editing program, which can be extremely useful for creating logos and other
graphics for web pages. GIMP has many of the tools and filters you would expect
to find in similar commercial offerings, and some interesting extras as well.
GIMP provides a large image manipulation toolbox, including channel operations
and layers, effects, sub-pixel imaging and anti-aliasing, and conversions, all
with multi-level undo.

Reading a package changelog

As we know, a changelog is a log in which all the changes made to a project are reported and ordered chronologically. If what we want to do is to read the changelog of an rpm package, we have to invoke the rpm package manager in query mode and use the --changelog option. Let’s see an example:

$ rpm -q --changelog gimp

Here is the (truncated) output of the command above on the latest version of Fedora (34):

[...]
 Thu Jan 09 2020 Josef Ridky <jridky@redhat.com> - 2:2.10.14-3
- Demodularizing of gimp (#1772469)

* Mon Nov 18 2019 Kalev Lember <klember@redhat.com> - 2:2.10.14-2
- Rebuild for libmypaint 1.4.0

* Mon Nov 04 2019 Kalev Lember <klember@redhat.com> - 2:2.10.14-1
- Update to 2.10.14

* Tue Aug 20 2019 Josef Ridky <jridky@redhat.com> - 2:2.10.12-3
- Fix default configuration for font folders (#1706653)

* Wed Jul 31 2019 Josef Ridky <jridky@redhat.com> - 2:2.10.12-2
- Fix issue with reading SVG files (#1715882)

* Thu Jul 25 2019 Fedora Release Engineering <releng@fedoraproject.org> - 2:2.10.12-1.1
- Rebuilt for https://fedoraproject.org/wiki/Fedora_31_Mass_Rebuild

* Thu Jun 13 2019 Kalev Lember <klember@redhat.com> - 2:2.10.12-1
- Update to 2.10.12

* Thu Apr 11 2019 Richard Shaw <hobbes1069@gmail.com> - 2:2.10.10-2
- Rebuild for OpenEXR 2.3.0.

* Mon Apr 08 2019 Josef Ridky <jridky@redhat.com> - 2:2.10.10-1
- New upstream release 2.10.10 (#1697119)

Listing all the files provided by a package

When we install a package on our system a series of files are copied in the appropriate places, as intended by its maintainer. If we want to list the files provided by a package that is already installed on our system we can invoke the rpm package manager in query mode with the -l option (short for --list):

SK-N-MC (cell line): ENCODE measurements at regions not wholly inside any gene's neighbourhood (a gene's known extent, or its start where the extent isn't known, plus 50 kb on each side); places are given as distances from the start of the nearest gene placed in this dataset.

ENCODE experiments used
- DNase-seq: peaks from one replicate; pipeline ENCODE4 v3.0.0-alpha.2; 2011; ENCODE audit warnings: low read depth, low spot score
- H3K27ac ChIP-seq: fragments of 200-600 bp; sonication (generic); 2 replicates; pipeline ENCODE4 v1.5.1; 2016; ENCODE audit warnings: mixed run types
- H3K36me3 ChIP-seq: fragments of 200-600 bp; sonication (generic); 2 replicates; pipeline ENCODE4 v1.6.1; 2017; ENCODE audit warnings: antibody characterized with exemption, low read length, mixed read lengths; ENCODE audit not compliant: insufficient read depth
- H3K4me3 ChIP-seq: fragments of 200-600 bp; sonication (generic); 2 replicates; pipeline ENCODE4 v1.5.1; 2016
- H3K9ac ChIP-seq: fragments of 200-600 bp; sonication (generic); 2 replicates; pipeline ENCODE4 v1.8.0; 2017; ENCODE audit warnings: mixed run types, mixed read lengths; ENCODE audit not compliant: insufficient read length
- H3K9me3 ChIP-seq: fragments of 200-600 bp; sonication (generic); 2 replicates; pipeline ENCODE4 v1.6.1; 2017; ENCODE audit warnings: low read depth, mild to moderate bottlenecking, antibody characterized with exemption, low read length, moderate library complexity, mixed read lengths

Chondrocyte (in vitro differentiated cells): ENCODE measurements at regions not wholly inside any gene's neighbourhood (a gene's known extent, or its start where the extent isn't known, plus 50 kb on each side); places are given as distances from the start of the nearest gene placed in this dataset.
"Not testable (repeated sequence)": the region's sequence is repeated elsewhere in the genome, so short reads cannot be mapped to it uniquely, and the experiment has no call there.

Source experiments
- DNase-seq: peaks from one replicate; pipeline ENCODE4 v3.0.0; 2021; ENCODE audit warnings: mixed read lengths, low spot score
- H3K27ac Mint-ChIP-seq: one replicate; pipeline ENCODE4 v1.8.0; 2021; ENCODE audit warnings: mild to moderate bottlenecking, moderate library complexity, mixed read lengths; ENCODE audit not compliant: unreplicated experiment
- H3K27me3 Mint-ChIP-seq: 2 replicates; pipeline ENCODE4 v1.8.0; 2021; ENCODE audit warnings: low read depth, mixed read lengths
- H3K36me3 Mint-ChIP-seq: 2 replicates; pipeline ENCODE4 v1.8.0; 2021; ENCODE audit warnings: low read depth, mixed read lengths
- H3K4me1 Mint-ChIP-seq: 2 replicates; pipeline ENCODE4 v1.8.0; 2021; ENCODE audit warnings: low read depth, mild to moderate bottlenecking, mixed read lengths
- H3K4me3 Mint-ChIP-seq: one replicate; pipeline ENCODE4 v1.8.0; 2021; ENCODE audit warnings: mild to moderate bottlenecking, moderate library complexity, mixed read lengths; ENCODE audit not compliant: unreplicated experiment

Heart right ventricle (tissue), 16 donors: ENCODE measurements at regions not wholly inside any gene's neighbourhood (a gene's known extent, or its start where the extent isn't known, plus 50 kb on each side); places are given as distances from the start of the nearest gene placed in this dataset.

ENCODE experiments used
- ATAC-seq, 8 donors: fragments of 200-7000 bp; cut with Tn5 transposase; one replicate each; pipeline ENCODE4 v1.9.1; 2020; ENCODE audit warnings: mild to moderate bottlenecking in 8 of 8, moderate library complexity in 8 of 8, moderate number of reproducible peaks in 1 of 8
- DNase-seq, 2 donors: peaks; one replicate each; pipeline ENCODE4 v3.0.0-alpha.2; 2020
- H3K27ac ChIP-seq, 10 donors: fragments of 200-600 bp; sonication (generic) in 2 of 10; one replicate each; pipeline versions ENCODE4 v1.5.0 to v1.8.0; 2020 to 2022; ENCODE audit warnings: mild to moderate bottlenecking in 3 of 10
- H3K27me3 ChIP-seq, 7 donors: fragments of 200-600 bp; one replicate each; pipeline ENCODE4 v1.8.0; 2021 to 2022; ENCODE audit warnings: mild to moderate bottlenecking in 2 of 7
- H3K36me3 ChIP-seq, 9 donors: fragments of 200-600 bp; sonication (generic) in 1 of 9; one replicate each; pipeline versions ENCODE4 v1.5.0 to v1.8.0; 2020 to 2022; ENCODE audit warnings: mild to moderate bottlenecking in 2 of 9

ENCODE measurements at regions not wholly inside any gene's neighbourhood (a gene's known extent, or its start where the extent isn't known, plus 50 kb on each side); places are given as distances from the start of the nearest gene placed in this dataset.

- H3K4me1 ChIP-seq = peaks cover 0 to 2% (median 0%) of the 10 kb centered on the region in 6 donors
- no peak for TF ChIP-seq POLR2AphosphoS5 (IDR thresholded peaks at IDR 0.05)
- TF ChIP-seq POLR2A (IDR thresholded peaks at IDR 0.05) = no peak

$ rpm -ql gimp


As we previously said, if we want to query a package before we install it, instead, we have to add the -p option, and provide the path of the package as argument:

$ rpm -qlp /path/to/package.rpm

The command above will produce the following result:

/etc/gimp
/etc/gimp/2.0
/etc/gimp/2.0/controllerrc
/etc/gimp/2.0/gimprc
/etc/gimp/2.0/gtkrc
/etc/gimp/2.0/menurc
/etc/gimp/2.0/sessionrc
/etc/gimp/2.0/templaterc
/etc/gimp/2.0/toolrc
/etc/gimp/2.0/unitrc
/usr/bin/gimp
/usr/bin/gimp-2.10
/usr/bin/gimp-console
/usr/bin/gimp-console-2.10
/usr/bin/gimp-test-clipboard-2.0
[...]

Listing the scripts used by a package

Some .rpm packages uses a series of scripts or “scriptlets” that are executed as part of the installation or removal process. If we want to take a look at them, we can do it invoking rpm in query mode with the --scripts option. For the sake of this example we will checkout the scripts included in the systemd package:

$ rpm -q --scripts systemd

Below we can see the (truncated) output of the command above, when launched on Fedora 34. As you can see, before the scripts themselves we can notice the context in which they are used is also reported (e.g. “preinstall” or “postinstall”):

preinstall scriptlet (using /bin/sh):
getent group cdrom &>/dev/null || groupadd -r -g 11 cdrom &>/dev/null || :
getent group utmp &>/dev/null || groupadd -r -g 22 utmp &>/dev/null || :
getent group tape &>/dev/null || groupadd -r -g 33 tape &>/dev/null || :